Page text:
by Nick Lawrence
BBC Inside Out, West Midlands
Many child asylum seekers are from Afghanistan, because of the conflict
The number of children arriving alone in the West Midlands seeking asylum has risen by almost 700% in six years.
Freedom of Information requests to councils across the West Midlands revealed in 2002 there were 42 children needing care. In 2008 there were 306.
Birmingham City Council said child asylum seekers put strains on its budget, and the government had not provided enough funds.
The government said it had met most funding claims made by the council.
Anne Botting, from specialist foster agency Pathway Care, told the BBC's Inside Out programme there had been an increase in teenage boys arriving from Afghanistan due to the conflict taking place there.
"And it fits in with wherever the conflict is in the world
you see an upsurge in the referrals from that country," she said.
The difficulties in finding care for the children is further compounded by the traumatised state in which they often arrive in the country, she added.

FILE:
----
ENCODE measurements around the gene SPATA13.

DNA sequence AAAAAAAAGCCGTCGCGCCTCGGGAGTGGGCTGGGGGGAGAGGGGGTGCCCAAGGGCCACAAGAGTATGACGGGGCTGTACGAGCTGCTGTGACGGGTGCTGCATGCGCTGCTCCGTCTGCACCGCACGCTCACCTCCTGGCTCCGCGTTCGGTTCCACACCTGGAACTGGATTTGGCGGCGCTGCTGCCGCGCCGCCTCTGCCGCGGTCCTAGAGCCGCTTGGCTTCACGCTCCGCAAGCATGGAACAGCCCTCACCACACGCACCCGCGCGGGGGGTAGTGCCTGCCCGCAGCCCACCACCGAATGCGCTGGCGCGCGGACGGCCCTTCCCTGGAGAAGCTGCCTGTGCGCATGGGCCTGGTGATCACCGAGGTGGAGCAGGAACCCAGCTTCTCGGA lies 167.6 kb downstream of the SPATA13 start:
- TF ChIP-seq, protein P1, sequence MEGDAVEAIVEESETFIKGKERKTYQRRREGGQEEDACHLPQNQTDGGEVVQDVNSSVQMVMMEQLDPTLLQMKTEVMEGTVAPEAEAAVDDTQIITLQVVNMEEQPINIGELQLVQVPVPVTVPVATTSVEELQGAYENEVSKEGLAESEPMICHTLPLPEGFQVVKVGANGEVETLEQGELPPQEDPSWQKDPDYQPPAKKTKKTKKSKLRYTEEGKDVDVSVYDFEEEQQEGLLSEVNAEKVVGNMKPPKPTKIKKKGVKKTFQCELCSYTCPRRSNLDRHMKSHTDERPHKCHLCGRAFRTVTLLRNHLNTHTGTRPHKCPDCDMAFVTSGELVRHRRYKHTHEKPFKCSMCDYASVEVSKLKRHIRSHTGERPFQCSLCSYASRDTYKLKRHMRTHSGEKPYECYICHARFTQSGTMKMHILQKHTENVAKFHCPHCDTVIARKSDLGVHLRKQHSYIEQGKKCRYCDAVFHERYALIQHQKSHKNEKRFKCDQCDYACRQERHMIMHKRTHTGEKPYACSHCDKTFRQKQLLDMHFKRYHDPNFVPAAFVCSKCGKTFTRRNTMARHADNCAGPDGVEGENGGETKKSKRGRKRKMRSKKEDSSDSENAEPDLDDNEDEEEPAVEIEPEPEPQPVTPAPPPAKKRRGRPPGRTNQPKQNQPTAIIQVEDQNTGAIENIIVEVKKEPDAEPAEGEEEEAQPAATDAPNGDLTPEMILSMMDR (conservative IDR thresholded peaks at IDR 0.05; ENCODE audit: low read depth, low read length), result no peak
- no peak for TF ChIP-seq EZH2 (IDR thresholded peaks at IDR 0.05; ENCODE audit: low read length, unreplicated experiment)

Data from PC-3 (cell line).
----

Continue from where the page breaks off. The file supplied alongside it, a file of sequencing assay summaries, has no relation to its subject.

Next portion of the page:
The 2008 figures show Birmingham has 85 child asylum seekers in local authority care. Twenty-two of these are in foster care.
Councillor Les Lawrence said Birmingham was owed up to £1m
Birmingham city councillor Les Lawrence, cabinet member for children, young people and families, said Birmingham was owed up to £1m in specialists grants by the UK Border Agency.
"We certainly are owed approaching between half and one million pounds and that means we are having to bear within our budgets at the current time," he said.
"And with all the other additional pressures that means we have to find that money through efficiency savings elsewhere."
Nationally, he said he believed local authorities were owed between £15 and £20m in unpaid grants from central government.
Gail Adams, UK Border Agency regional director, said she disputed that claim.
"With the exception of a small number of claims, all claims by Birmingham City Council for looking after unaccompanied asylum seeking children have been met in full by the UK Border Agency," she said.
"We recognise that the subject of unaccompanied asylum seeking children is a very complex and emotive issue, and the welfare of minors is of paramount importance to the UK Border Agency."